Soul Shop for Black Churches: Workshop to address suicide in Black community

Published 11:01 am Sunday, April 16, 2023

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By Rita Lebleu

American Press

The role of the Black Church has always been pivotal. More than a place of worship, the Black church continues to be a foundation of religious, political, economic and social life for the Black community, impacting American history. Now, Southwest Louisiana faith-based leaders are taking on the challenge of saving lives and bringing hope to those affected by suicide desperation.

On Friday, May 12, the Kay Doré Counseling Clinic and the American Foundation for Suicide Prevention will host Soul Shop for Black Churches at the SEED Center at McNeese State University.

This one-day workshop, conducted by a trained facilitator, is designed to equip clergy, staff, lay pastors, and faith-based clinicians with the resources and guidance they need to discuss suicide and foster hope and healing in their communities.

“This is the first time this program has been offered in Louisiana,” said Kevin Yaudes, University of Louisiana System Mental Health Content Expert McNeese State University Assistant Department Head, Psychology & Counseling and Kay Doré Counseling Clinic Faculty Advisor.”

Interested individuals must register at The workshop is capped at 50 people.

Rev. Timothy Ceasar, pastor of Good Hope Missionary Baptist Church, Westlake and president of the Baptist Ministers Union for Lake Charles and vicinity, plans to be in that number.

Based on the most recent data available from the CDC, Blacks ages 10 to 24 are up almost 40 percent. While mental illness and suicide is a tough topic to address – and not just in the church – Ceasar hopes to see other Black leaders rally and register, not only because of the alarming statistics,  but based on the pulse of a people after three tough years and based on The Word of God.

“People are stressed,” he said. “We’ve had the pandemic, the hurricanes and other weather disasters. People are trying to recover and they’ve been met with opposition, fighting with their insurance company, for instance.”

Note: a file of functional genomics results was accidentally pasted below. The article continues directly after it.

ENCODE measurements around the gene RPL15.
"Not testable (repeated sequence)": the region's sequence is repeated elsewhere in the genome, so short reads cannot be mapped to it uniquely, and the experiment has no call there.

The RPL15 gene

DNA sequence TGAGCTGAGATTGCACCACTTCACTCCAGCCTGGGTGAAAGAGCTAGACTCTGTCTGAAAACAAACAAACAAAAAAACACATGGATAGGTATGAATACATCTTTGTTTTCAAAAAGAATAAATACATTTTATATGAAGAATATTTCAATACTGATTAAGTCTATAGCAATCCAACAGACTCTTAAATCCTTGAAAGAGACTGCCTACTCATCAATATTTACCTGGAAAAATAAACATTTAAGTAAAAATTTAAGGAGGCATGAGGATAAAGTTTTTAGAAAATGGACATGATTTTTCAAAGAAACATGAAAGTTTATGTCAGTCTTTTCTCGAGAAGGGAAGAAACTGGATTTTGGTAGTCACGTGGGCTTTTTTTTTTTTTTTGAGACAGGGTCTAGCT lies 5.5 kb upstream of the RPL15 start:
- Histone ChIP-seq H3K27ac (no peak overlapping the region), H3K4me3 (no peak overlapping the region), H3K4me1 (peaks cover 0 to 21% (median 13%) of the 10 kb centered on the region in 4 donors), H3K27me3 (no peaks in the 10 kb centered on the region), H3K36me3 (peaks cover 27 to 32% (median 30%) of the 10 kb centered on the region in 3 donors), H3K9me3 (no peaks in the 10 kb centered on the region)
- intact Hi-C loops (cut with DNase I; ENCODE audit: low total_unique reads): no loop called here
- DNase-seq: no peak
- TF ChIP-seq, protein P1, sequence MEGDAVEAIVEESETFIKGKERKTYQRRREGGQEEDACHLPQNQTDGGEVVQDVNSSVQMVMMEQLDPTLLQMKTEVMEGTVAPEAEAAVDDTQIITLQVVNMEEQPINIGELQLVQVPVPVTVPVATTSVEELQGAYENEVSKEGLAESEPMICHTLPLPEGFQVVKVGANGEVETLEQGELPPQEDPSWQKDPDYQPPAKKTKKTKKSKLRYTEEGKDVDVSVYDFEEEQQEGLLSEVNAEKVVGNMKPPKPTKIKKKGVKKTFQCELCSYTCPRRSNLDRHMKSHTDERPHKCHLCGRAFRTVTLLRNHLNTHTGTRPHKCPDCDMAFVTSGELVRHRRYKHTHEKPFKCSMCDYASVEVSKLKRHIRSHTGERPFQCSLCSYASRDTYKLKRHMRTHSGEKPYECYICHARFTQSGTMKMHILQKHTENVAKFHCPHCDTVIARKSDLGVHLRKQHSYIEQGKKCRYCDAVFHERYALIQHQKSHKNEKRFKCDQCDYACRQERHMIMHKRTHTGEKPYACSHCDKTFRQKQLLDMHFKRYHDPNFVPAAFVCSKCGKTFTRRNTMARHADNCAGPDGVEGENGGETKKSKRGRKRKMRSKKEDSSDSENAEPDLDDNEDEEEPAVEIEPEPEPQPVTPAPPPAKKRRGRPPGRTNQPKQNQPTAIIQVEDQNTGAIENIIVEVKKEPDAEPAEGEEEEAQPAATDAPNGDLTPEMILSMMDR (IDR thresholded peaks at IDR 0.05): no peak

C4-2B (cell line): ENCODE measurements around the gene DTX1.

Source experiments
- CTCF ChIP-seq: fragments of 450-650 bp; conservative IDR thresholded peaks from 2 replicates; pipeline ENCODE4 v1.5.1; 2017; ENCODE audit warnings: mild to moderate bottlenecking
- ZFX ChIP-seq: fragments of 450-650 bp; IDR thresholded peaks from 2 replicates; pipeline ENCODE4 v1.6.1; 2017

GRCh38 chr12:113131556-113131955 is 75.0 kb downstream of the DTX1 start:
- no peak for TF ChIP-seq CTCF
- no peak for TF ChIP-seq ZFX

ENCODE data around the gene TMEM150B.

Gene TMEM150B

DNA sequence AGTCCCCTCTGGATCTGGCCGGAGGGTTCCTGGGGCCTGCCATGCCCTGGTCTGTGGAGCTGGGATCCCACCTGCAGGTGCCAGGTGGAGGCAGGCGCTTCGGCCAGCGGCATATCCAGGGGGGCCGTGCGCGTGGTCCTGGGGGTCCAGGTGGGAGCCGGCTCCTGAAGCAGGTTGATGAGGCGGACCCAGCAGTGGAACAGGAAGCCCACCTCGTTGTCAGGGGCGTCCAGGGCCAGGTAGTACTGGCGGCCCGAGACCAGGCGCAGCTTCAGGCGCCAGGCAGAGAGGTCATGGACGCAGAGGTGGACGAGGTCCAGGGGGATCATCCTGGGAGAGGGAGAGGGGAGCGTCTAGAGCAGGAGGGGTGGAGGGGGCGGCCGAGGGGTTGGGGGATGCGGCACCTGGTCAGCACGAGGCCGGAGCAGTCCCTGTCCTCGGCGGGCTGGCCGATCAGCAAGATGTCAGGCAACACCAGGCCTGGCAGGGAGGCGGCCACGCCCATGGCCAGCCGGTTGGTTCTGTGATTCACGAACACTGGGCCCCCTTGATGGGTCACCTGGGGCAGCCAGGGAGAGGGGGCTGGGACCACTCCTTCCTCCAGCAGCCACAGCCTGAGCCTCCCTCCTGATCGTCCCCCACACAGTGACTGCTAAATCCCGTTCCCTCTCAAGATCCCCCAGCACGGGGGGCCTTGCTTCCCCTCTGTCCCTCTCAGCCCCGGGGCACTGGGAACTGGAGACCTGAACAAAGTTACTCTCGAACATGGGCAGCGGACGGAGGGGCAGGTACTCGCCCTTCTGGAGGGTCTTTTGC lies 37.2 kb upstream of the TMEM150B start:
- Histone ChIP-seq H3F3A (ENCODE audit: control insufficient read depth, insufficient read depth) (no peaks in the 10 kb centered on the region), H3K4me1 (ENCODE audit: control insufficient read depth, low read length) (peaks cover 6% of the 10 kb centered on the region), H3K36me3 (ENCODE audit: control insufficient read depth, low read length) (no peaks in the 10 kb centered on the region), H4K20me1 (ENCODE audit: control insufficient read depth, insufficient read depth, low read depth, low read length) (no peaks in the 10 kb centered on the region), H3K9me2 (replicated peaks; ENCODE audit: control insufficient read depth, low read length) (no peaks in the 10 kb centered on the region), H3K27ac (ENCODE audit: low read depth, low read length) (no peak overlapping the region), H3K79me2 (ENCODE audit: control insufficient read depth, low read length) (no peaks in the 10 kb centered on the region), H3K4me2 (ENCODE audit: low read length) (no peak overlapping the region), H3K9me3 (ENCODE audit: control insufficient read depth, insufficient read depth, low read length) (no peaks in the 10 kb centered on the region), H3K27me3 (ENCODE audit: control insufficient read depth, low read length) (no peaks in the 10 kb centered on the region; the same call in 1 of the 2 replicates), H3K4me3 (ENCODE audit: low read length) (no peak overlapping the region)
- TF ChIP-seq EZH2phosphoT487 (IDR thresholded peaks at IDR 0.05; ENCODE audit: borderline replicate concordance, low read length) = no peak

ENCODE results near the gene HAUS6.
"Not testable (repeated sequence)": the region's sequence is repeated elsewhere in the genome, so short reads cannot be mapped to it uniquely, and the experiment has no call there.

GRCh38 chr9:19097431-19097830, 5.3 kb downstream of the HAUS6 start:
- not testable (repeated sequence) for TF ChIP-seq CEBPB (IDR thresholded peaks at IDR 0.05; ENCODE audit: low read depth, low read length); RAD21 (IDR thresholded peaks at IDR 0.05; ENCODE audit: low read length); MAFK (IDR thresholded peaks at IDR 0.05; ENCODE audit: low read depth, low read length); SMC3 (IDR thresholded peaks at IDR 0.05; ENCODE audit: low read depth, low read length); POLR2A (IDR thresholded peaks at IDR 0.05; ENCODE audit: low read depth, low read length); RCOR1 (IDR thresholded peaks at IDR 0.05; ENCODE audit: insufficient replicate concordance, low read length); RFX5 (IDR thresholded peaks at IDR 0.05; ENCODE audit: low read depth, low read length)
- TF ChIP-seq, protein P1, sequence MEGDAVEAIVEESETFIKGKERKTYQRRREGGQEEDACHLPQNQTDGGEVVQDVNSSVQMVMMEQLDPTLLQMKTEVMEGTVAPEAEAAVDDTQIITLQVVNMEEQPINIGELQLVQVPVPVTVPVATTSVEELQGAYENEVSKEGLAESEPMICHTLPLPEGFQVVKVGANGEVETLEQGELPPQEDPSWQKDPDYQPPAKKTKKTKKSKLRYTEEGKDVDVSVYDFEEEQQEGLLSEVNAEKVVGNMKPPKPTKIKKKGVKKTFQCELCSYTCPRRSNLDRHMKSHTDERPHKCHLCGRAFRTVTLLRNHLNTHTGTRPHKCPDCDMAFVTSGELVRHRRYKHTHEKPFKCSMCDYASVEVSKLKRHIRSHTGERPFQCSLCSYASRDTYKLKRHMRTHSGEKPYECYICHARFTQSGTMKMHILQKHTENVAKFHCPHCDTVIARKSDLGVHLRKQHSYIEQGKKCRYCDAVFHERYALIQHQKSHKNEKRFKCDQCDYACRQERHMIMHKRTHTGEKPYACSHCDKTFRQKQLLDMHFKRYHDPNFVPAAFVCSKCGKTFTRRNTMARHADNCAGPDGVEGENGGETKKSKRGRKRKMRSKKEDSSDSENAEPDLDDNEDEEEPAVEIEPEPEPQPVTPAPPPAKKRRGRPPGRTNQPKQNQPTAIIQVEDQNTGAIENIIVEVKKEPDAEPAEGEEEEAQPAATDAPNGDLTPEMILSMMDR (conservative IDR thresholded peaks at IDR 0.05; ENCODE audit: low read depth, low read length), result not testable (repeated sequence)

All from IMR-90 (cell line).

A minister for almost 30 years, Ceasar has no doubt that that faith can provide an important component for reaching those at risk.  “Often times when death by suicide occurs, the person may feel there is no hope. In the Black community, the church is always where individuals have gone to find help, to find support, to find hope.”

Wisdom is also integral to addressing the problem,  he said. “It’s often necessary to refer individuals to mental health professionals or make them aware of community resources. He admitted that because of the stigma associated with mental health issues, it’s hard for people to ask for help, especially blacks because “we keep our burdens, our problems to ourselves.”

“Jesus came to seek and to save,” Ceasar said. “Elijah had a mountain-top experience, a victory, when he prayed and fire came down from heaven. Nevertheless, after he had the prophets of Baal killed and Queen Jezebel sought to kill him, he ran in fear. He became depressed, isolated himself, felt hopeless, alone and afraid and what did God do? God encouraged him. God is in the business of restoration, of restoring us back into relationship with him, with others, with the community. This is what Jesus does. This is the basis for the church’s ministry. The church can be instrumental in bringing peace and comfort. Like the founder of this program, a mental health professional and the son of a Black minister. You have nothing to lose and you might save a life. You might bring someone hope and at the end of the day, isn’t that what ministry is all about?”